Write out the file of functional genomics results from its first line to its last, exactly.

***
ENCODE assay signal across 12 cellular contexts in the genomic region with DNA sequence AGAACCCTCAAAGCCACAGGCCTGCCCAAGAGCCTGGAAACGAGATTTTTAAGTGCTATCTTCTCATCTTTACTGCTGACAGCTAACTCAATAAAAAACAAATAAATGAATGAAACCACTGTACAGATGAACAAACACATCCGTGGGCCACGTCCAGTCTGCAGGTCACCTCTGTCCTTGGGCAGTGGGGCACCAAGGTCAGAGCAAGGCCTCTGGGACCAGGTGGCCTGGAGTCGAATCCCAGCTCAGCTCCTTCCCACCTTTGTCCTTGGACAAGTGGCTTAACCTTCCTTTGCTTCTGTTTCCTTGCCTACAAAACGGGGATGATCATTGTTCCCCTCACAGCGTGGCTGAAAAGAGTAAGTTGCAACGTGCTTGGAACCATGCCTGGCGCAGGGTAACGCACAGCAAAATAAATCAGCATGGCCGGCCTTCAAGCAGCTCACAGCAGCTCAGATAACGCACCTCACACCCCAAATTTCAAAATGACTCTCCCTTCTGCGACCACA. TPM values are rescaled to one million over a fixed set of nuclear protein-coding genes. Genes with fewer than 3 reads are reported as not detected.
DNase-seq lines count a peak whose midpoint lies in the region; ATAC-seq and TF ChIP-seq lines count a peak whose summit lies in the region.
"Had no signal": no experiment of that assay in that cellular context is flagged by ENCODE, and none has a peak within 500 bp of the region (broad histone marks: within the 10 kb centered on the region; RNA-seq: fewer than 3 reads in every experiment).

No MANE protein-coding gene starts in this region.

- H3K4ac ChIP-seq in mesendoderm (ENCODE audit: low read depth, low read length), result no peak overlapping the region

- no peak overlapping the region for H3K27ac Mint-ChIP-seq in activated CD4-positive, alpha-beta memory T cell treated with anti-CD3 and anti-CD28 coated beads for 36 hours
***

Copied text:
ENCODE assay signal across 12 cellular contexts in the genomic region with DNA sequence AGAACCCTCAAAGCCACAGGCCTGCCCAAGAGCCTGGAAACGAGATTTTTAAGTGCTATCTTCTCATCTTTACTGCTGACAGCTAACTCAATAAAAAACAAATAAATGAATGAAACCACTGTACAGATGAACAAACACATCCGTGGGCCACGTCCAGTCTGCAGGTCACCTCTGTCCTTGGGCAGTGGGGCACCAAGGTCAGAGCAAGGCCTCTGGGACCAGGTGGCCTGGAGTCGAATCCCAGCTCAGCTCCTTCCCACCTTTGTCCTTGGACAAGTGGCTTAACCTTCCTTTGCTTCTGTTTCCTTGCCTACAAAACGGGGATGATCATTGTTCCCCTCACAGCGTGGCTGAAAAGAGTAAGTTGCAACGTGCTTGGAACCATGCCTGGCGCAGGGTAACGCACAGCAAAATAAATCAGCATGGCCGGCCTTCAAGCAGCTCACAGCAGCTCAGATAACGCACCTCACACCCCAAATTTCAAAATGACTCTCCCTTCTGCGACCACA. TPM values are rescaled to one million over a fixed set of nuclear protein-coding genes. Genes with fewer than 3 reads are reported as not detected.
DNase-seq lines count a peak whose midpoint lies in the region; ATAC-seq and TF ChIP-seq lines count a peak whose summit lies in the region.
"Had no signal": no experiment of that assay in that cellular context is flagged by ENCODE, and none has a peak within 500 bp of the region (broad histone marks: within the 10 kb centered on the region; RNA-seq: fewer than 3 reads in every experiment).

No MANE protein-coding gene starts in this region.

- H3K4ac ChIP-seq in mesendoderm (ENCODE audit: low read depth, low read length), result no peak overlapping the region

- no peak overlapping the region for H3K27ac Mint-ChIP-seq in activated CD4-positive, alpha-beta memory T cell treated with anti-CD3 and anti-CD28 coated beads for 36 hours